Sometime this summer, if all goes well, my family is taking a trip overseas: to Northern Ireland. It’s hard to believe that on one side of my husband’s family (maternal), he is a first generation American; a descendent of immigrants as we all are. His mother was born and raised in County Antrim, in and around Belfast. We had often talked about visiting, taking our kids with heir grandmother, but time (and other circumstances) were not on our side. She passed away, almost one year ago, and she wanted her ashes to be returned to her homeland in two specific places. So, that is what we’re planning to do. I’m finding it difficult to balance the solemnity of carrying and scattering her ashes. observing her last wishes, and giving my kids (and my husband) the once in a lifetime chance to travel over the ocean to another country.
Traveling to another country is an event; an experience that is hard to replicate. Living in New York, and in my case, having extended family in Canada, we’ve had several opportunities since my childhood to cross the northern border, but Europe and the United Kingdom in particular have a different set of customs and way about them that will seem, well, um, foreign.They, the British, are our distant cousins; the family you don’t see but on the very special occasions or exchange holiday cards with, but we still have cemented ideas about them through stereotypes and television. I already know my kids are going to flip out over a proper Irish breakfast. When they ask me for something to eat in the mornings here, the answer is cereal? Or granola bars? Glass of water anyone?
There’s airplane etiquette, the decibels they speak at, loud gum chewing, pointing, and a whole host of other things we probably haven’t thought of.
The first time I visited the UK was during college, and they saw this American coming from a mile away. I was a quiet person, and I was still too loud to be mistaken for a native. Of course, there was my accent: New York, but pretty unnoticeable here in the States. It was like a beacon, a blaring on the same pitch as a fire horn. I also didn’t drink Diet Coke at that time, so I would ask for regular Coke. I always got teased because what is diet? Irregular? The UK did introduce me to lemon in my soda and milk in my tea, so I am eternally grateful for that!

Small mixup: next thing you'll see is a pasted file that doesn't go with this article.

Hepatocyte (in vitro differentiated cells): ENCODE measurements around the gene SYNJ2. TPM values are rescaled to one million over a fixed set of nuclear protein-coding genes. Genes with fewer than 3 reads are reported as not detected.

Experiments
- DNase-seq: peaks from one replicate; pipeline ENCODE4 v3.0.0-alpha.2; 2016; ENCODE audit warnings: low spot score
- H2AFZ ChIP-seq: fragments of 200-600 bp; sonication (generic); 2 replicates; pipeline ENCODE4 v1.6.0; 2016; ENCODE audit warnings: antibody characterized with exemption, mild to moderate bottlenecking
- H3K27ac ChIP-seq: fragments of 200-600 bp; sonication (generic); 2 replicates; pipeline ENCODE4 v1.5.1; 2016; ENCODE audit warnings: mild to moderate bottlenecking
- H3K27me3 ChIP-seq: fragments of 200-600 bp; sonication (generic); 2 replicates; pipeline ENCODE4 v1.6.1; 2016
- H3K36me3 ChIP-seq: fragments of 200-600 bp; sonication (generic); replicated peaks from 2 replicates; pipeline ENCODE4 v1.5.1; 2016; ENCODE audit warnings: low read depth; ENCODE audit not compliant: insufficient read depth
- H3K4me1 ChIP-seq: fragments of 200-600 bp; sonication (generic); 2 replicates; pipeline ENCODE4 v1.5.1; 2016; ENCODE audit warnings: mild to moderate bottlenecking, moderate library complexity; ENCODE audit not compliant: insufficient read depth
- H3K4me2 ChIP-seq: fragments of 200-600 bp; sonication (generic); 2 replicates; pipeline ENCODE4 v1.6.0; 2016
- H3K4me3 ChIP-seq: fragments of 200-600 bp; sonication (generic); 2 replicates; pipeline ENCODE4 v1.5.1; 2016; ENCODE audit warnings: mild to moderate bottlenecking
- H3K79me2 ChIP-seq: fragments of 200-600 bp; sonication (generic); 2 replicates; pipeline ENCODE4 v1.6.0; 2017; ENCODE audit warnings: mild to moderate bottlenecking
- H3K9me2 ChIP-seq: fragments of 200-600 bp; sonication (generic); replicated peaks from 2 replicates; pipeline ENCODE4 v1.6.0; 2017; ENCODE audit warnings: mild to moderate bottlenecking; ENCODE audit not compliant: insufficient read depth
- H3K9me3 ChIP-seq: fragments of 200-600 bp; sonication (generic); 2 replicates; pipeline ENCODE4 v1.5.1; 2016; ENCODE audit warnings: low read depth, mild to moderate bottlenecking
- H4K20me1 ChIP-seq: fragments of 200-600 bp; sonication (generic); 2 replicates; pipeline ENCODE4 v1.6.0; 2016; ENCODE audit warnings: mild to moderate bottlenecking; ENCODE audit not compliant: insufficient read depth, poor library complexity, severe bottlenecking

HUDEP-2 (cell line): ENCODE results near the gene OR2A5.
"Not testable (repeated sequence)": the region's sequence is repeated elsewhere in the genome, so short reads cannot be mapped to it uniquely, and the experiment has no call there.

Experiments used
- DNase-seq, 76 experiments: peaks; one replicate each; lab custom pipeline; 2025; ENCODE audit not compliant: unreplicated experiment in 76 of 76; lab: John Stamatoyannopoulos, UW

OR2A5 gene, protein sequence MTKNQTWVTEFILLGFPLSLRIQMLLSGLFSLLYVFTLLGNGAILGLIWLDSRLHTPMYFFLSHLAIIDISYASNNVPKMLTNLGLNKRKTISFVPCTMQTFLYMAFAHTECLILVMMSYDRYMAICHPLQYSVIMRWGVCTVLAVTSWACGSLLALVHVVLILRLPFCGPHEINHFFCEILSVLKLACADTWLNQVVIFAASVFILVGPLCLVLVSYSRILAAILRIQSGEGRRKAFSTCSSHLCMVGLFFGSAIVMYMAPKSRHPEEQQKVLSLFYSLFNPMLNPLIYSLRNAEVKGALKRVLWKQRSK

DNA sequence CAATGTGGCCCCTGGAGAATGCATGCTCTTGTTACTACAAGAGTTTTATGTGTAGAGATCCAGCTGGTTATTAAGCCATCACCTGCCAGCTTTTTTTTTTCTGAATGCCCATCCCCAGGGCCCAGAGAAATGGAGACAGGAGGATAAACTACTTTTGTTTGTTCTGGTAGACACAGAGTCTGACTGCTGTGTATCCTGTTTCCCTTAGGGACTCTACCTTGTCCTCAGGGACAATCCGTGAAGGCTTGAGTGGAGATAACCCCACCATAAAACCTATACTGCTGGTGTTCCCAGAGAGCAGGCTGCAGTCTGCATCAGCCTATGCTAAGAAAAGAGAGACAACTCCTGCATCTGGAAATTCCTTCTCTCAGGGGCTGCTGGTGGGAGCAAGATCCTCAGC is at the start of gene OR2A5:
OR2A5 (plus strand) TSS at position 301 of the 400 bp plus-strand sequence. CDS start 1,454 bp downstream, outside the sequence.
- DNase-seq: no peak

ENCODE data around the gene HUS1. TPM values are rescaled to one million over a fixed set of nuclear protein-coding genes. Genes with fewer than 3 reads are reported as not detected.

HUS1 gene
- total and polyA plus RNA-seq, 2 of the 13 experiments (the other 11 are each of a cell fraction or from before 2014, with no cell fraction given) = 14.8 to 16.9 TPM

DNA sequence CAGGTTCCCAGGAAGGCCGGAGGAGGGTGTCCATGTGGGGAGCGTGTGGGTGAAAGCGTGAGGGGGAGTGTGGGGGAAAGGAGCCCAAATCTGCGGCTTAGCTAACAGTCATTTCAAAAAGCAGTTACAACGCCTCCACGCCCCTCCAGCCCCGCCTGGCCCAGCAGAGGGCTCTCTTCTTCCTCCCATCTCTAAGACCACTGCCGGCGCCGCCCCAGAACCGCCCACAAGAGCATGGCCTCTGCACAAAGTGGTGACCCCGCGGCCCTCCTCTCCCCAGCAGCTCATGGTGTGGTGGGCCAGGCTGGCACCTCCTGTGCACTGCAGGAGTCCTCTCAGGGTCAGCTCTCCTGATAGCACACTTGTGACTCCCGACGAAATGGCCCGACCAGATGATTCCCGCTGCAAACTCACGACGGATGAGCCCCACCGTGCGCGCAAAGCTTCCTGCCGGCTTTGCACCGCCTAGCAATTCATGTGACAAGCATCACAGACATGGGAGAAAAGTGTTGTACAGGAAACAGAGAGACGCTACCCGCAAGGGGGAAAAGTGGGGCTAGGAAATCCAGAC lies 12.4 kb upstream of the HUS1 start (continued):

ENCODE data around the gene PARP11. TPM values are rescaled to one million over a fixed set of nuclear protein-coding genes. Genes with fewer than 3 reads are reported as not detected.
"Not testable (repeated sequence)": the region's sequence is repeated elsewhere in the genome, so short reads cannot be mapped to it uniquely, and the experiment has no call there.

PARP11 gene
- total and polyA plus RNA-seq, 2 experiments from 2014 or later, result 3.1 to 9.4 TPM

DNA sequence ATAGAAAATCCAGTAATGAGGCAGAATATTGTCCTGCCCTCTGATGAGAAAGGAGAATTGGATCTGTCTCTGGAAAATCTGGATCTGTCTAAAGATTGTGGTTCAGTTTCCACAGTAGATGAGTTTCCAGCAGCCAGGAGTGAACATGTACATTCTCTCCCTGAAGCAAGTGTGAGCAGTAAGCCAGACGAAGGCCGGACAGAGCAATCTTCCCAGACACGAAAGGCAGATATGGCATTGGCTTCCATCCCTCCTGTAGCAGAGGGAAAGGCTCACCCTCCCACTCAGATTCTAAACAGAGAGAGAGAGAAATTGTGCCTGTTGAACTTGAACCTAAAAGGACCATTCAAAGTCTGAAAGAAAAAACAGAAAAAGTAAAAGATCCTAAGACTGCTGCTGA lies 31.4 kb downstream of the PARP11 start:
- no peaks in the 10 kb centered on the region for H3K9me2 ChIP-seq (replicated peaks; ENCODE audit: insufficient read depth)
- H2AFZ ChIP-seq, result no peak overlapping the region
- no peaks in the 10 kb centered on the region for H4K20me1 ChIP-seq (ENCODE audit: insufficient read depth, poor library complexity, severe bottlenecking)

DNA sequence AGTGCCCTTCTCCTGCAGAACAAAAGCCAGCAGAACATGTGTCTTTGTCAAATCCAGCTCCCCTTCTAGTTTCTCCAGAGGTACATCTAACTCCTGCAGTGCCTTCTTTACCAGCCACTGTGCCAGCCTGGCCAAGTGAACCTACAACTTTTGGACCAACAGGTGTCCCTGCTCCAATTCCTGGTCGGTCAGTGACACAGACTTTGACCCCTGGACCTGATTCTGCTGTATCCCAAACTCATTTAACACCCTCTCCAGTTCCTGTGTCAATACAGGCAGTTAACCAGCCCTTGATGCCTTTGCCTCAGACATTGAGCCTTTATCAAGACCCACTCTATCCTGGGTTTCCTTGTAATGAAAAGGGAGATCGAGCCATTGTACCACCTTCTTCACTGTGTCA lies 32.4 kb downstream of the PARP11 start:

As a cynical, wary American, I also had to quickly learn to take the friendliness in stride and at face value. There was always a smile, a helpful person no matter the situation. Leaning into the car to give directions was not uncommon, nor was changing my mind in recommending a local place to eat. One example from that first time so long ago had my friend and I standing in the rain trying to read a map, and a woman came from her house with an umbrella, crossed the road and gave us directions that took several minutes off our journey from the way we would have planned taking. I won’t encourage my kids to talk to strangers, but the way there really is much different than what we’re used to here, being side-eyed and ignored even when someone is right in front of you, in your path.
One thing they’ll need to remember is they will be asked about their holiday, not their vacation. There are no French fries in the UK; not even in France and in some places ketchup is called red sauce as compared to brown (HP sauce). Their fries are chips, and their version of chips are called crisps. The native drink is tea, not coffee. Iced tea is barbaric; at least it was on my first visit.
Driving in a too small car on the wrong side of the road, roundabouts every few feet and signs in some kind of hieroglyphic alphabet code of A3 to M4, left exit, third exit of the super-roundabout to A2 and B3, and you have a sadistic mix of Bingo and you sank my battleship. It will be more than culture shock; it will be white knuckle time even for the back seat drivers. We will probably need to provide car sick bags, especially for the lucky one who gets the middle seat.
The first thing on our to-do list for this weekend is to let everyone sit down with a AAA tour book and choose something they’re interested in doing while we’re there. I know my husband would like to see where the Titanic was built; two of his great uncles were part of the crew of builders. I would like to see something holy and ancient, perhaps a castle or a burial mound. My comic book fan family have discovered that there is a Forbidden Planet in Belfast, so that is already on their list. They’ll also need to include a little wish list of what they want to bring home – postcards, keychains, pins, clothes as well as photos, graveside etchings, perhaps sand from the Mourne Mountain where my mother-in-law wants some of her ashes to be spread. Most importantly, I hope they will bring home memories of far away family and stories of their grandmother.
We may also take a few days to see northern Wales (there is a holy well associated with my patron that I’d like to make a pilgrimage to), and possibly London. I also wouldn’t mind a detour to Stonehenge on the way east, but we still need to sort out transportation, lodging, and budget and of course, returning to Belfast to fly back home. Those specifics are still up in the air.
Of course, before any of that happens, the little ones need passports, we might need visas, my husband and I definitely need international driver’s licenses, and all of that must come before plane tickets and itineraries. We’ve already taken their photos, and ours for the IDL. We’ll print out the other forms this weekend. I can only hope the State Department is up to the challenge. Their website says 6-8 weeks to receive passports, and I will keep you updated.
In a travel post next week, I will include resources you may find valuable for your own summer holidays, abroad or at home.